A Step-by-Step Guide to Bankruptcy Proceedings

Posted by CourthouseDirect.com Team - 18 November, 2013


bankruptcyWhile it's commonly advertised as a last resort for consumers and business owners who simply can't remain current on their debts any longer, bankruptcy is a surprisingly popular form of debt relief. If you've decided that a bankruptcy filing is the best way to preserve your financial dignity and stop a bad situation from becoming worse, avail yourself of this step-by-step guide to U.S. bankruptcy proceedings.

Reviewing the Types of Consumer Bankruptcy

Most American consumers have two bankruptcy options at their disposal: Chapter 7 and Chapter 13. Since it involves the complete liquidation of filers' assets and the discharge of the bulk of their debts, Chapter 7 is also known as "liquidation." This process typically involves the discharge of unsecured debts like credit card bills and the simultaneous liquidation of "non-exempt" assets to fund the repayment of secured debts like mortgages. It's useful for borrowers who have little realistic hope of repaying their debts.

Chapter 13 "reorganization" plans give borrowers a bit more leeway during the bankruptcy process. Most Chapter 13 plans allow individuals to make partial or full unsecured debt repayments on elongated timetables. Whereas Chapter 7 arrangements generally involve foreclosure, Chapter 13 plans give homeowners the option of "reaffirming" their mortgages and remaining in their homes.

Filing and Documentation

In either case, bankruptcy filers must begin by formally declaring bankruptcy and properly documenting the specifics of their cases. This typically involves preliminary consultations with licensed bankruptcy attorneys. Once they've made a decision about whether to file Chapter 7 or 13, filers receive a number of disclosures that outline the remaining steps of the process. Their attorneys typically make a formal court filing on their behalves.

Financial Management Courses

Most states require bankruptcy filers to complete at least one financial management course before the discharge or liquidation of their debts. These courses can generally be taken through approved credit counseling organizations. Before the case can proceed, filers must produce certificates of completion for all required courses.

341(a) Hearing

Most filers don't realize that the bulk of the bankruptcy process occurs in informal or administrative settings. In fact, the so-called 341(a) hearing is the only required meeting between filers, judges and creditors. At each 341(a) hearing, a bankruptcy judge mediates a conversation between the filer and his or her creditors. Covered topics include the filer's outstanding and "hidden" debts as well as his or her ability to adhere to the terms of an agreed-upon repayment plan. Ultimately, each 341(a) meeting produces a workable repayment or liquidation plan to which all parties must adhere.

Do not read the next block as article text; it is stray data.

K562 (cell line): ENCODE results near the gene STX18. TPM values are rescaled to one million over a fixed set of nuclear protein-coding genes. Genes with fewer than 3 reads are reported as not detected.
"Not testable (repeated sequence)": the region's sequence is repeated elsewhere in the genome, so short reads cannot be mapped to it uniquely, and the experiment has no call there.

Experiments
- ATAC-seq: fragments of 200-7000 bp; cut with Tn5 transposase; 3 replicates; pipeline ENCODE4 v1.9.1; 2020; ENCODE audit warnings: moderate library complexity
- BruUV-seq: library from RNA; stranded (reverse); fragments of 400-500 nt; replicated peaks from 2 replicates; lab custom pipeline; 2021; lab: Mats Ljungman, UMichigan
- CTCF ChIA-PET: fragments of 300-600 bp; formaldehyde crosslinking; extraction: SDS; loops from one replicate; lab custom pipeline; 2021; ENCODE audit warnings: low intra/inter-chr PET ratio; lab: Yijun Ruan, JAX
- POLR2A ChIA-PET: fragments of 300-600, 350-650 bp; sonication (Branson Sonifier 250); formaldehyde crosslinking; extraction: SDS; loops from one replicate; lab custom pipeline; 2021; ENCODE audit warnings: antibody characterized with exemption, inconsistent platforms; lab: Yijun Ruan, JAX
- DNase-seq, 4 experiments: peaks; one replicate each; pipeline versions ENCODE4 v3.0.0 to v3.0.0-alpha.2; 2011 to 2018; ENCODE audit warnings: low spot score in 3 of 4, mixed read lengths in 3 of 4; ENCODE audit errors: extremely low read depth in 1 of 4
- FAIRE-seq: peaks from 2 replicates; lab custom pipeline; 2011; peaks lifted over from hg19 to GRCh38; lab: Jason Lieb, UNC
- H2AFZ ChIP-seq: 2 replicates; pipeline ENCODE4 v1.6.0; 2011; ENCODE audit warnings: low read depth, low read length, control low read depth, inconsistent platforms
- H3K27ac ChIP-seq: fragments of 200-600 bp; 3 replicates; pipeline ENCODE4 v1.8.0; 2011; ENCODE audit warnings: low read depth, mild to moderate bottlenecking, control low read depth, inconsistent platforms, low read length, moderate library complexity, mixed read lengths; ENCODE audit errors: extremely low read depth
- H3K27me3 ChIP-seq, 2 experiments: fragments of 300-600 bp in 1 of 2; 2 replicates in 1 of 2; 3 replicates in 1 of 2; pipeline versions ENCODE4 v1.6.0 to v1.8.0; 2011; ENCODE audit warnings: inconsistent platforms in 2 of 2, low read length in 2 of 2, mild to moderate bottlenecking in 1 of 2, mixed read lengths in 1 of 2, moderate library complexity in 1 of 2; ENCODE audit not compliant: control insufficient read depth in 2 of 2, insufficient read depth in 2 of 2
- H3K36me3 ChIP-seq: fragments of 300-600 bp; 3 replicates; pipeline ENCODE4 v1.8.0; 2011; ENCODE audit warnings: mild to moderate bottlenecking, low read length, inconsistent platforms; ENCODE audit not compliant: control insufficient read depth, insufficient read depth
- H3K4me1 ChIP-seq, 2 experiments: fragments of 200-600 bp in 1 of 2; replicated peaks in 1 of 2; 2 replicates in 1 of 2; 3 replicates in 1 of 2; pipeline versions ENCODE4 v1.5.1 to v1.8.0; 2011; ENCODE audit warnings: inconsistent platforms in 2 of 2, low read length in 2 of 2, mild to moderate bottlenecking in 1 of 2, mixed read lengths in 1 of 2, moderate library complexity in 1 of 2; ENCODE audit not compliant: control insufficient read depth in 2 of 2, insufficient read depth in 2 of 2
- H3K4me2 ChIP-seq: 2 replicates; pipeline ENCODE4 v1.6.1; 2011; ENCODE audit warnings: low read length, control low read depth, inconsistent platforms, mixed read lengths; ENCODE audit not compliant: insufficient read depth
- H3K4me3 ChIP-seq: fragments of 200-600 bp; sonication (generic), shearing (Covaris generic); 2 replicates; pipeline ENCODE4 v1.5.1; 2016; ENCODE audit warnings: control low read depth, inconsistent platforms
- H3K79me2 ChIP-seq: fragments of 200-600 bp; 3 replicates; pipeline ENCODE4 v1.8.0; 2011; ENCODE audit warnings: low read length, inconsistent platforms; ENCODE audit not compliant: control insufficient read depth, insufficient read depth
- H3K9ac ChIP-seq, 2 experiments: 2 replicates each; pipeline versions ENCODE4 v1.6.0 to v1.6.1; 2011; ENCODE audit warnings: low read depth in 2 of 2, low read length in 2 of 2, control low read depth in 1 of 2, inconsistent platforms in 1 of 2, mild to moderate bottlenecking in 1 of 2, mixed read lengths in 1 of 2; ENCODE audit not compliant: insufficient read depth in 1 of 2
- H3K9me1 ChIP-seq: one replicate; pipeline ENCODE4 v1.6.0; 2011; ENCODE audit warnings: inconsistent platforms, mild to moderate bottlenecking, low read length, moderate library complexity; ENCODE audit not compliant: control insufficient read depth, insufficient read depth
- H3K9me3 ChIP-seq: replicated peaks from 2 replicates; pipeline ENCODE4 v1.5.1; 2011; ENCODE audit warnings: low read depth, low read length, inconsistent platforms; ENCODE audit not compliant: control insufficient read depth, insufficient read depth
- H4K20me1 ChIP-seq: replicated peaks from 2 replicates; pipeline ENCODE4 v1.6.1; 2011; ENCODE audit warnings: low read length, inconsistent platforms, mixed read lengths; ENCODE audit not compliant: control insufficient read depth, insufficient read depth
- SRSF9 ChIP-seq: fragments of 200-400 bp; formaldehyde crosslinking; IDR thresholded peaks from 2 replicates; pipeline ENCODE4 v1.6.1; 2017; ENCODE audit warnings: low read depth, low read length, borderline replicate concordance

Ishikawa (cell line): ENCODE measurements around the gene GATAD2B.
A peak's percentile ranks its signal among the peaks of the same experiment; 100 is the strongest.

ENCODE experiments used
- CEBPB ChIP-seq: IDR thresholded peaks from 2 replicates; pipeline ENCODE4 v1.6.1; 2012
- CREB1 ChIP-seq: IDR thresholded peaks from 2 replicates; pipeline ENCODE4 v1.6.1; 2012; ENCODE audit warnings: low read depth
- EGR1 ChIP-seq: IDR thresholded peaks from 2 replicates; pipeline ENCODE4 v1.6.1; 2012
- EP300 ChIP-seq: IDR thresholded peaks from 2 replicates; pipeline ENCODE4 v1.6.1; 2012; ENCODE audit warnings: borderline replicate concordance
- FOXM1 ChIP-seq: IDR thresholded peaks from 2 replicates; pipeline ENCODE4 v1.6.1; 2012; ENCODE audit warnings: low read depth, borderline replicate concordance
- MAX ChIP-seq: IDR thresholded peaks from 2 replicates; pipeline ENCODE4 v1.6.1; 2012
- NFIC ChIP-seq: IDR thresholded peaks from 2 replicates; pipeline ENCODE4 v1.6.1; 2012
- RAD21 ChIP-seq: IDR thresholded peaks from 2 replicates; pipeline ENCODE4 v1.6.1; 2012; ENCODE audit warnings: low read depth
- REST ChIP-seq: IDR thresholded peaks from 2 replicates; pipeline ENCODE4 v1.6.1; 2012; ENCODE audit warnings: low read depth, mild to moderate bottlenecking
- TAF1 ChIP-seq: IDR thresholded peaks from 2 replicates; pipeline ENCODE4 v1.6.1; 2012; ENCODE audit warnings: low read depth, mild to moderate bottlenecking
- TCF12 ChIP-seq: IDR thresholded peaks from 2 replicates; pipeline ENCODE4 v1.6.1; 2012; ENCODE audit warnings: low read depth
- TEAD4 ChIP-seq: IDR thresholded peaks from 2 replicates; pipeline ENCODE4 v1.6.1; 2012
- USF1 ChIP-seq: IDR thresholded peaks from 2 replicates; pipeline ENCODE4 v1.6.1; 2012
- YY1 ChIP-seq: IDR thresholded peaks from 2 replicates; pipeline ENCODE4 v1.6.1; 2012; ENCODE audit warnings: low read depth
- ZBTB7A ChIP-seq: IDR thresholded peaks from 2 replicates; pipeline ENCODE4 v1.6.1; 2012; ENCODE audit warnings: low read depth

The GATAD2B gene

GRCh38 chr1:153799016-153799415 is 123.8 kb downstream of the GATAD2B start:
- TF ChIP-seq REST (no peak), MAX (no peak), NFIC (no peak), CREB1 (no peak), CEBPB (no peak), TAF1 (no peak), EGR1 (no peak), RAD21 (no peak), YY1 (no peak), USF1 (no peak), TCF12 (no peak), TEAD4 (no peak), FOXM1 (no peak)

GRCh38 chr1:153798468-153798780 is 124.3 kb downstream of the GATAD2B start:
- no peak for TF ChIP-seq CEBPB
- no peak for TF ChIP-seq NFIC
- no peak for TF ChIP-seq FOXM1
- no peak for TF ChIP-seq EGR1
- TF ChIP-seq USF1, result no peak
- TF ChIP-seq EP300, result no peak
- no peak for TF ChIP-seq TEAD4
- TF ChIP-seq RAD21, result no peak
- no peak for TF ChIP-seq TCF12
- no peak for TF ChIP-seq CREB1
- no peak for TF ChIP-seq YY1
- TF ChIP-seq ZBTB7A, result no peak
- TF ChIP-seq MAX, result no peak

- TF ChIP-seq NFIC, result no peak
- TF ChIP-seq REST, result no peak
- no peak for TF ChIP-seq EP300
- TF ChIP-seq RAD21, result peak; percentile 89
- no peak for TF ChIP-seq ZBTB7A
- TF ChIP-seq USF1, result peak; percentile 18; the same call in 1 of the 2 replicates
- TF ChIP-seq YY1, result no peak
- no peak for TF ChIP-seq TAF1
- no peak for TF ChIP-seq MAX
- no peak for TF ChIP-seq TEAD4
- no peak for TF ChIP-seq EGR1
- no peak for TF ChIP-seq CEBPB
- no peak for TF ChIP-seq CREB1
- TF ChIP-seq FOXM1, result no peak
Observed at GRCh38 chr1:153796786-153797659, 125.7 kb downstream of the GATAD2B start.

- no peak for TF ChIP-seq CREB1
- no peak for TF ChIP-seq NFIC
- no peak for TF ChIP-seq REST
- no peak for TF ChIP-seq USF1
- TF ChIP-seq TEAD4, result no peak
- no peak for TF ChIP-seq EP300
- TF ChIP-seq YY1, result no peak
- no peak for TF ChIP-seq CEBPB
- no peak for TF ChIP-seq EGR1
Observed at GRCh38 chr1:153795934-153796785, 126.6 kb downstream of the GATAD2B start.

Discharge and Repayment

Once a repayment or liquidation agreement has been reached, creditors must refrain from attempting to collect on their debts outside of the repayment framework. At the same time, the filer must follow all provisions of the agreement and make payments or disbursements in a timely fashion. Separately, the judge charged with overseeing the case must determine whether to forgive certain unsecured debts that might impede the filer's ability to satisfy senior creditors. This process is known as debt discharge. It typically can't be used to wipe away student loans, child support payments, alimony and federal tax liabilities.

Final Thoughts: See It Through

If your finances have reached a point where bankruptcy seems like the "least bad" option, you're probably feeling frustrated and isolated. Under these circumstances, your bankruptcy filing might feel like a hopeless and unsatisfying ending to a long, futile attempt to maintain your financial dignity. While this isn't the intent of the federal bankruptcy code, it's true that bankruptcy can be a confusing and often impersonal process. Accordingly, it's your responsibility to stay on top of the process and be a fervent advocate for your cause. Over the years, bankruptcy has provided millions of honest but unlucky Americans with financial "second chances." If you use it properly, it can do the same for you.

Topics: Finance

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